“Vitellius, the Roman emperor, dined on the brains of thousands of peacocks and the tongues of thousands of flamingos.” Naughty! But if you buy coffee, go skiing, paint your nails, own a car, wear Fluevogs (ahem!) or subscribe to magazines—even just one really good magazine—you’re acting like a latter-day Vitellius. Would you walk past a toddler drowning in a wading pool because saving her might ruin your shoes? Similarly, would you condemn an African child to death because you “need” the money that could have saved her (from malaria, rotavirus, HIV, etc.) for Netflix and takeout?
Peter Singer, philosopher and author of The Life You Can Save: Acting Now to End World Poverty (Random House), probably wishes you had taken the $6.95 you spent on this magazine and sent it to Oxfam or the Millennium Villages Project instead. Yeah, he really is this simplistic. A big chunk of The Life You Can Save is a recitation of stats and studies in defence of the simplicity of his argument. In a nutshell, Singer believes that distance doesn’t remove moral obligation: if you can save a life, what does it matter whether that life is in Africa or on your own doorstep? You can quibble with the details—Madonna in Malawi good! arts funding bad!—but not with the broad thrust of Singer’s argument: that we’re a bunch of cosseted First World babies who need to fucking grow up and take a little moral responsibility.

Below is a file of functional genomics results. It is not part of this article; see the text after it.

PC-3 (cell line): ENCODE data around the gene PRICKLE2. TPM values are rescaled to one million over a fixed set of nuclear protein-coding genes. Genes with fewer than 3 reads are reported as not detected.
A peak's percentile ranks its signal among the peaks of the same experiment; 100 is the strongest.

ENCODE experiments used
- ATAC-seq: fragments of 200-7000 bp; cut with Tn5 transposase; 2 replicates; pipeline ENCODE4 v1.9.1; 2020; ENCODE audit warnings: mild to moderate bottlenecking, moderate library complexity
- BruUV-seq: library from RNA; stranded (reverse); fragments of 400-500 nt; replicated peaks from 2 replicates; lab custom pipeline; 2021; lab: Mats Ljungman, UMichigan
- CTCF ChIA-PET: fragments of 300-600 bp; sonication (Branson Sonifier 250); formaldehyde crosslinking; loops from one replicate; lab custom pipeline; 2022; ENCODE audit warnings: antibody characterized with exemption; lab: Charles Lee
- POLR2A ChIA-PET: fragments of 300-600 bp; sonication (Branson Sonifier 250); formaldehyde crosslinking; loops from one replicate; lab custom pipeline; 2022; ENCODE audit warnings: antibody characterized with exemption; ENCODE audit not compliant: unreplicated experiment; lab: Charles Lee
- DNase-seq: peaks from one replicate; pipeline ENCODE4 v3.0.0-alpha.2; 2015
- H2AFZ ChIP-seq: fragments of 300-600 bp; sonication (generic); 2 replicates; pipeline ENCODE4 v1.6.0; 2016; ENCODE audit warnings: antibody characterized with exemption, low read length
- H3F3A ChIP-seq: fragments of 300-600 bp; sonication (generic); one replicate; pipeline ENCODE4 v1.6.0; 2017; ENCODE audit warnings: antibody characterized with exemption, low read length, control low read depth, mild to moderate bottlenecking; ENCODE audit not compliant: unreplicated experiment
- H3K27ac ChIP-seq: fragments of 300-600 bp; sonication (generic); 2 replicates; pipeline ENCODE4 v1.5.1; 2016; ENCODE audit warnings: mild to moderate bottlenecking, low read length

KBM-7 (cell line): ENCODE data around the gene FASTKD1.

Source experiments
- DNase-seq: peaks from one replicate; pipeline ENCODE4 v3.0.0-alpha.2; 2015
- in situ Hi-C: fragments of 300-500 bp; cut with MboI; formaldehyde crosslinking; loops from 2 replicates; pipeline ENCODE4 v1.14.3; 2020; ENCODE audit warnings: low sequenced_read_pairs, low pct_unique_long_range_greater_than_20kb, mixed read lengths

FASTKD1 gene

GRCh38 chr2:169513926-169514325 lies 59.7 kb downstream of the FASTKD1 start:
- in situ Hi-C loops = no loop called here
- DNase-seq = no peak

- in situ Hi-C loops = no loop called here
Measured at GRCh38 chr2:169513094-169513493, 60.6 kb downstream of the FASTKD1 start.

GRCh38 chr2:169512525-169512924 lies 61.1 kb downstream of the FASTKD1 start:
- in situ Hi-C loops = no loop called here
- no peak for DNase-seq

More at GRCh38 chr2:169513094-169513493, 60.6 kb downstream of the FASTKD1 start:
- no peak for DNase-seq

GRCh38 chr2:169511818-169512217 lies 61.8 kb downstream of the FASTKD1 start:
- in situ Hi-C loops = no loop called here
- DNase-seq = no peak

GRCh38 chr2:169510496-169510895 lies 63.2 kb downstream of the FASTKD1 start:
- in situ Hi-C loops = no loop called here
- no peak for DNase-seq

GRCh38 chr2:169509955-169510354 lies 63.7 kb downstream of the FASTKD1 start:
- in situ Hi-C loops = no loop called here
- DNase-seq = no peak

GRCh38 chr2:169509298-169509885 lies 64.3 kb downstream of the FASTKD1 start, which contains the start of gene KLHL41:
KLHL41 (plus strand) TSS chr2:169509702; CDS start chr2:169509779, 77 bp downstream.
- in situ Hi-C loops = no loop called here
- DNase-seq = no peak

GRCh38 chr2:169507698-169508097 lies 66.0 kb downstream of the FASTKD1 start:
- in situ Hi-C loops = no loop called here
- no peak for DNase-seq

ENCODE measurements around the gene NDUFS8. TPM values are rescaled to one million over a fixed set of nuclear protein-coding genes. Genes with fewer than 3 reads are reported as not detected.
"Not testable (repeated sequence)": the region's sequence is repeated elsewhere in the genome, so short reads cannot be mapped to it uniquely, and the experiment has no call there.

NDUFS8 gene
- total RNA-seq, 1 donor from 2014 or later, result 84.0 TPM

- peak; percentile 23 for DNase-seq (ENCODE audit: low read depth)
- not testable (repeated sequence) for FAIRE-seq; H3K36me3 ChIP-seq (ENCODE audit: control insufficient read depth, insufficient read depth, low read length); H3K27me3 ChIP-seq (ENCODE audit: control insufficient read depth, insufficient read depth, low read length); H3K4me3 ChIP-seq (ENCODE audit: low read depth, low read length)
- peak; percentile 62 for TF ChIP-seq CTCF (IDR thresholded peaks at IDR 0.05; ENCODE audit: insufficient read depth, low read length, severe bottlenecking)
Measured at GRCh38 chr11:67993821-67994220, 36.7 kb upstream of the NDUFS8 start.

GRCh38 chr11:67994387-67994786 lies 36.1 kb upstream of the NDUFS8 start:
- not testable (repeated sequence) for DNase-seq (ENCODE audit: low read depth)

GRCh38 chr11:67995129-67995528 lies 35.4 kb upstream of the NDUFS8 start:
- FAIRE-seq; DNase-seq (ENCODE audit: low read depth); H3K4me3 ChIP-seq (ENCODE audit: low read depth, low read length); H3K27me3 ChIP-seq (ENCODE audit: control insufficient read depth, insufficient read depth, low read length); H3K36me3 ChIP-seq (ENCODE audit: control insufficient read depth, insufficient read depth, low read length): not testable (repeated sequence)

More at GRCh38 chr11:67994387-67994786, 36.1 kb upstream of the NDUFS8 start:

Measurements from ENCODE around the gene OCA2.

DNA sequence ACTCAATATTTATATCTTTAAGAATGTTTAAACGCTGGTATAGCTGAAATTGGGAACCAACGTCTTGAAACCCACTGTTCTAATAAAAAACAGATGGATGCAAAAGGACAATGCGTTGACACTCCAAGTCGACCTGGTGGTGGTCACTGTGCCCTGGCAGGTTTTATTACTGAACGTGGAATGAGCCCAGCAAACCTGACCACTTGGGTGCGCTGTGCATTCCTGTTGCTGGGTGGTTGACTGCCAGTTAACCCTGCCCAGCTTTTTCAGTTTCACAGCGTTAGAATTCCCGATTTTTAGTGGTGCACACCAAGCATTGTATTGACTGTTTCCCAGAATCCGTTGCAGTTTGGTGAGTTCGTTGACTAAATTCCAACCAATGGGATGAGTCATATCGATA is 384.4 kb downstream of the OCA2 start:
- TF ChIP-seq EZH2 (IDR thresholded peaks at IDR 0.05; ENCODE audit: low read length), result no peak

If you want to begin with the $25 you would have spent on Singer’s book, go to thelifeyoucansave.com instead for suggestions about where to donate.